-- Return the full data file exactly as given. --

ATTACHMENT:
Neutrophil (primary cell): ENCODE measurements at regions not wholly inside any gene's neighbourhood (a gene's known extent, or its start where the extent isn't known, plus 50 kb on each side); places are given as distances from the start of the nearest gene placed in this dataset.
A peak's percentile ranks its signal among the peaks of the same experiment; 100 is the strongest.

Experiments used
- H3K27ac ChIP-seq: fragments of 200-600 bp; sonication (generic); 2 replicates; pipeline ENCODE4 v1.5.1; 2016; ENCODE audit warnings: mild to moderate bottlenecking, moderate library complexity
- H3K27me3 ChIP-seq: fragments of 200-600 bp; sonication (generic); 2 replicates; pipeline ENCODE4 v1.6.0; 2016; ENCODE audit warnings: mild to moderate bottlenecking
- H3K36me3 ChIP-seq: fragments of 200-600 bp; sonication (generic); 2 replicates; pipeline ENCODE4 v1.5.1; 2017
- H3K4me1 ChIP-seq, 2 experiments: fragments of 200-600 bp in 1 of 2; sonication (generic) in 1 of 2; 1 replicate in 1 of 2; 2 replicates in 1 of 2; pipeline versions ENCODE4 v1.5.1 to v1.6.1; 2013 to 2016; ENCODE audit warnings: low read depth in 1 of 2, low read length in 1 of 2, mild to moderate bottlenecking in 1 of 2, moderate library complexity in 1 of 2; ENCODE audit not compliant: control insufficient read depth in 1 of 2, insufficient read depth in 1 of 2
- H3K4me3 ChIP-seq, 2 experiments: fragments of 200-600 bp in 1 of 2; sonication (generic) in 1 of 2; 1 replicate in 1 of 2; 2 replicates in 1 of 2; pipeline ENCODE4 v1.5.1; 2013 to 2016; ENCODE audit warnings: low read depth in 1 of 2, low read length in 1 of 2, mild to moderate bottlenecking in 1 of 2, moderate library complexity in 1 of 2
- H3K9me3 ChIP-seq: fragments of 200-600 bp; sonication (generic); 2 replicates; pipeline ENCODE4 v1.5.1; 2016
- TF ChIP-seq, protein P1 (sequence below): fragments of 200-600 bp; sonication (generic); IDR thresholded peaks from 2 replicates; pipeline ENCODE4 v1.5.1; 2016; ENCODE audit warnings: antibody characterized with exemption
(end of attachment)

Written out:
Neutrophil (primary cell): ENCODE measurements at regions not wholly inside any gene's neighbourhood (a gene's known extent, or its start where the extent isn't known, plus 50 kb on each side); places are given as distances from the start of the nearest gene placed in this dataset.
A peak's percentile ranks its signal among the peaks of the same experiment; 100 is the strongest.

Experiments used
- H3K27ac ChIP-seq: fragments of 200-600 bp; sonication (generic); 2 replicates; pipeline ENCODE4 v1.5.1; 2016; ENCODE audit warnings: mild to moderate bottlenecking, moderate library complexity
- H3K27me3 ChIP-seq: fragments of 200-600 bp; sonication (generic); 2 replicates; pipeline ENCODE4 v1.6.0; 2016; ENCODE audit warnings: mild to moderate bottlenecking
- H3K36me3 ChIP-seq: fragments of 200-600 bp; sonication (generic); 2 replicates; pipeline ENCODE4 v1.5.1; 2017
- H3K4me1 ChIP-seq, 2 experiments: fragments of 200-600 bp in 1 of 2; sonication (generic) in 1 of 2; 1 replicate in 1 of 2; 2 replicates in 1 of 2; pipeline versions ENCODE4 v1.5.1 to v1.6.1; 2013 to 2016; ENCODE audit warnings: low read depth in 1 of 2, low read length in 1 of 2, mild to moderate bottlenecking in 1 of 2, moderate library complexity in 1 of 2; ENCODE audit not compliant: control insufficient read depth in 1 of 2, insufficient read depth in 1 of 2
- H3K4me3 ChIP-seq, 2 experiments: fragments of 200-600 bp in 1 of 2; sonication (generic) in 1 of 2; 1 replicate in 1 of 2; 2 replicates in 1 of 2; pipeline ENCODE4 v1.5.1; 2013 to 2016; ENCODE audit warnings: low read depth in 1 of 2, low read length in 1 of 2, mild to moderate bottlenecking in 1 of 2, moderate library complexity in 1 of 2
- H3K9me3 ChIP-seq: fragments of 200-600 bp; sonication (generic); 2 replicates; pipeline ENCODE4 v1.5.1; 2016
- TF ChIP-seq, protein P1 (sequence below): fragments of 200-600 bp; sonication (generic); IDR thresholded peaks from 2 replicates; pipeline ENCODE4 v1.5.1; 2016; ENCODE audit warnings: antibody characterized with exemption